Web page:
Department of Anatomical Sciences and Neurobiology, University of Louisville School of Medicine, Louisville, Kentucky.Department of Anatomical Sciences and Neurobiology, University of Louisville School of Medicine, Louisville, Kentucky.Department of Anatomical Sciences and Neurobiology, University of Louisville School of Medicine, Louisville, Kentucky.Department of Anatomical Sciences and Neurobiology, University of Louisville School of Medicine, Louisville, Kentucky.Department of Anatomical Sciences and Neurobiology, University of Louisville School of Medicine, Louisville, Kentucky.

Pub Type(s)

Journal Article

Language

eng

PubMed ID

32609582

Citation

Campbell, Peter W., et al. "Synaptic Properties of the Feedback Connections From the Thalamic Reticular Nucleus to the Dorsal Lateral Geniculate Nucleus." Journal of Neurophysiology, vol. 124, no. 2, 2020, pp. 404-417.
Campbell PW, Govindaiah G, Masterson SP, et al. Synaptic properties of the feedback connections from the thalamic reticular nucleus to the dorsal lateral geniculate nucleus. J Neurophysiol. 2020;124(2):404-417.
Campbell, P. W., Govindaiah, G., Masterson, S. P., Bickford, M. E., & Guido, W. (2020). Synaptic properties of the feedback connections from the thalamic reticular nucleus to the dorsal lateral geniculate nucleus. Journal of Neurophysiology, 124(2), 404-417. https://doi.org/10.1152/jn.00757.2019
Campbell PW, et al. Synaptic Properties of the Feedback Connections From the Thalamic Reticular Nucleus to the Dorsal Lateral Geniculate Nucleus. J Neurophysiol. 2020 Aug 1;124(2):404-417. PubMed PMID: 32609582.
* Article titles in AMA citation format should be in sentence-case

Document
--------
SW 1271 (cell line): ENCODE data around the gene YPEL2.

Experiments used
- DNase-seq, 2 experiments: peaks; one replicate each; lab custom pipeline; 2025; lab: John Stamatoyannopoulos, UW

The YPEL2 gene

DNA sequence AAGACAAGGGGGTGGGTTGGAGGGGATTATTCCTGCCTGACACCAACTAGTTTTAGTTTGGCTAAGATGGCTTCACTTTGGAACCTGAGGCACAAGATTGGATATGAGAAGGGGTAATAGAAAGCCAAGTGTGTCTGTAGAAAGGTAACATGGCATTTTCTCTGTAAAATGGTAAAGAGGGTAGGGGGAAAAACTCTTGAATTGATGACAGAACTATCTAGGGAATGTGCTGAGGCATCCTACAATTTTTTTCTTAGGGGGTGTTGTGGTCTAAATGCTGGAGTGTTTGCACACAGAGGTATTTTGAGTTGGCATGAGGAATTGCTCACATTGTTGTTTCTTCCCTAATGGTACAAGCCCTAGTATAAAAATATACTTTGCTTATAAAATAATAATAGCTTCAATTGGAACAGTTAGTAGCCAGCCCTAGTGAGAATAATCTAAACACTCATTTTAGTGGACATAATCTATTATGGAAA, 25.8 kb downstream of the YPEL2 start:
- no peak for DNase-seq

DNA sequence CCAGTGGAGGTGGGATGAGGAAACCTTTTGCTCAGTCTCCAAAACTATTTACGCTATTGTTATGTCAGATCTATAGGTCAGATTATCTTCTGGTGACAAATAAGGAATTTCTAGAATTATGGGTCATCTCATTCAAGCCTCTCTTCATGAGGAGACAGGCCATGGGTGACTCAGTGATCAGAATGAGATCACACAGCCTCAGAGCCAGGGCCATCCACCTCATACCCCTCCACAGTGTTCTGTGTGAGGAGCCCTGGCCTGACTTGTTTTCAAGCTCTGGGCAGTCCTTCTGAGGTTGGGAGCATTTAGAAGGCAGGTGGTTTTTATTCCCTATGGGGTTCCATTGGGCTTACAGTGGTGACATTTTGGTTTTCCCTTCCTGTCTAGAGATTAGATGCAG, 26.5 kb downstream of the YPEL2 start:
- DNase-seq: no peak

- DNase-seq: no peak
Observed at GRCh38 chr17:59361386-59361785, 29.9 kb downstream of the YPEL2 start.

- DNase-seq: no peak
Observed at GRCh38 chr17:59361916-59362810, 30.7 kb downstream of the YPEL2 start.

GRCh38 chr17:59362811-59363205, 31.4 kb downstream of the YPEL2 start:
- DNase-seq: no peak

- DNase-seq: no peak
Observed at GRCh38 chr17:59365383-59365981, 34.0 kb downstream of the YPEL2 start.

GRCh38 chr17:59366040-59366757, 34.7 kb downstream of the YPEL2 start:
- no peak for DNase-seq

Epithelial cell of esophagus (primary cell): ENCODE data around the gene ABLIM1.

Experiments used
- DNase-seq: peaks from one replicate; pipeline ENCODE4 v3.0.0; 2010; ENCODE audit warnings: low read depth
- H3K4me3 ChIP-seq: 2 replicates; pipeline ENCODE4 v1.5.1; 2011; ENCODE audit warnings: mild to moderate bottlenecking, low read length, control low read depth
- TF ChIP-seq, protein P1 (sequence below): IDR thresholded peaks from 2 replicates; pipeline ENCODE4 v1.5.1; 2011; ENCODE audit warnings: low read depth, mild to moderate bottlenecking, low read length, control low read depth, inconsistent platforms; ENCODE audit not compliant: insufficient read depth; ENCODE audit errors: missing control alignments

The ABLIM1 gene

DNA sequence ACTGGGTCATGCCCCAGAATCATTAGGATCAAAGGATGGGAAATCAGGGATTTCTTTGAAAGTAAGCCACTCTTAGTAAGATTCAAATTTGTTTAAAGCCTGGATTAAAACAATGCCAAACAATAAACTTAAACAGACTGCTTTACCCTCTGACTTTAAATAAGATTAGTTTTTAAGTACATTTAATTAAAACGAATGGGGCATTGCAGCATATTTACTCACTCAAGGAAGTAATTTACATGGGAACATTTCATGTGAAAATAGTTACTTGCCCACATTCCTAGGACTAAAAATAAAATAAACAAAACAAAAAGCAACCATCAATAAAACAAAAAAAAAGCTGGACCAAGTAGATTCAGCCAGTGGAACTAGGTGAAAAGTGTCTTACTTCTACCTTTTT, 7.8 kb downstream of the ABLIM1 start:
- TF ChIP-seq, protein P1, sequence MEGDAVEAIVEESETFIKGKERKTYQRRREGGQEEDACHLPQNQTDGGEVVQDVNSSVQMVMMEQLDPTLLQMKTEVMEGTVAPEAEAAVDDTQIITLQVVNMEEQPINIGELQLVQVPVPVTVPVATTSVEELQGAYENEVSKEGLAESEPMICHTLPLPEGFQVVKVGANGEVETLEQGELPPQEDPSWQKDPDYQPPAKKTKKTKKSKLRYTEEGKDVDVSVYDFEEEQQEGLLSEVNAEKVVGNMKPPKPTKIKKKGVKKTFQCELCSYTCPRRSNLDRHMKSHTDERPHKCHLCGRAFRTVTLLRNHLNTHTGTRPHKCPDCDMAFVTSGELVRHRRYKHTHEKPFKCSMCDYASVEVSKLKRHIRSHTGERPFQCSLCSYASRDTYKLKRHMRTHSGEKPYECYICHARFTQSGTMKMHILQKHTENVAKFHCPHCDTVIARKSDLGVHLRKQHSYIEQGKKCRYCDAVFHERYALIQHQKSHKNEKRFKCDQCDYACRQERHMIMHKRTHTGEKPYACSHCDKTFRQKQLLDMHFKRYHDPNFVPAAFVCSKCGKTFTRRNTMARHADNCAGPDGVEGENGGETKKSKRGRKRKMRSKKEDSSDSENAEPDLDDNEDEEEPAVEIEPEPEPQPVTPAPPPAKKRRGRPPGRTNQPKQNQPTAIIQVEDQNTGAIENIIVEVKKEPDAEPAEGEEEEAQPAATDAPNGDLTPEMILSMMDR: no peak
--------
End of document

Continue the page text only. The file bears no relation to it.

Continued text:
TY - JOUR T1 - Synaptic properties of the feedback connections from the thalamic reticular nucleus to the dorsal lateral geniculate nucleus. AU - Campbell,Peter W, AU - Govindaiah,Gubbi, AU - Masterson,Sean P, AU - Bickford,Martha E, AU - Guido,William, Y1 - 2020/07/01/ PY - 2020/7/2/pubmed PY - 2020/7/2/medline PY - 2020/7/2/entrez KW - dorsal lateral geniculate nucleus KW - inhibition KW - mouse KW - thalamic reticular nucleus SP - 404 EP - 417 JF - Journal of neurophysiology JO - J. Neurophysiol. VL - 124 IS - 2 N2 - The thalamic reticular nucleus (TRN) is a shell-like structure comprised of GABAergic neurons that surrounds the dorsal thalamus. While playing a key role in modulating thalamocortical interactions, TRN inhibition of thalamic activity is often thought of as having an all-or-none impact. Although TRN neurons have a dynamic firing range, it remains unclear how variable rates of TRN activity gate thalamocortical transmission. To address this, we examined the ultrastructural features and functional synaptic properties of the feedback connections in the mouse thalamus between TRN and the dorsal lateral geniculate nucleus (dLGN), the principal relay of retinal signals to visual cortex. Using electron microscopy to identify TRN input to dLGN, we found that TRN terminals formed synapses with non-GABAergic postsynaptic profiles. Compared with other nonretinal terminals in dLGN, those from TRN were relatively large and tended to contact proximal regions of relay cell dendrites. To evoke TRN activity in dLGN, we adopted an optogenetic approach by expressing ChR2, or a variant (ChIEF) in TRN terminals. Both in vitro and in vivo recordings revealed that repetitive stimulation of TRN terminals led to a frequency-dependent inhibition of dLGN activity, with higher rates of stimulation resulting in increasing levels of membrane hyperpolarization and corresponding decreases in spike firing. This relationship suggests that alterations in TRN activity lead to graded changes in relay cell spike firing.NEW & NOTEWORTHY The thalamic reticular nucleus (TRN) modulates thalamocortical transmission through inhibition. In mouse, TRN terminals in the dorsal lateral geniculate nucleus (dLGN) form synapses with relay neurons but not interneurons. Stimulation of TRN terminals in dLGN leads to a frequency-dependent form of inhibition, with higher rates of stimulation leading to a greater suppression of spike firing. Thus, TRN inhibition appears more dynamic than previously recognized, having a graded rather than an all-or-none impact on thalamocortical transmission. SN - 1522-1598 UR - https://www.unboundmedicine.com/medline/citation/32609582/Synaptic_properties_of_the_feedback_connections_from_the_thalamic_reticular_nucleus_to_the_dorsal_lateral_geniculate_nucleus L2 - https://journals.physiology.org/doi/10.1152/jn.00757.2019?url_ver=Z39.88-2003&rfr_id=ori:rid:crossref.org&rfr_dat=cr_pub=pubmed DB - PRIME DP - Unbound Medicine ER -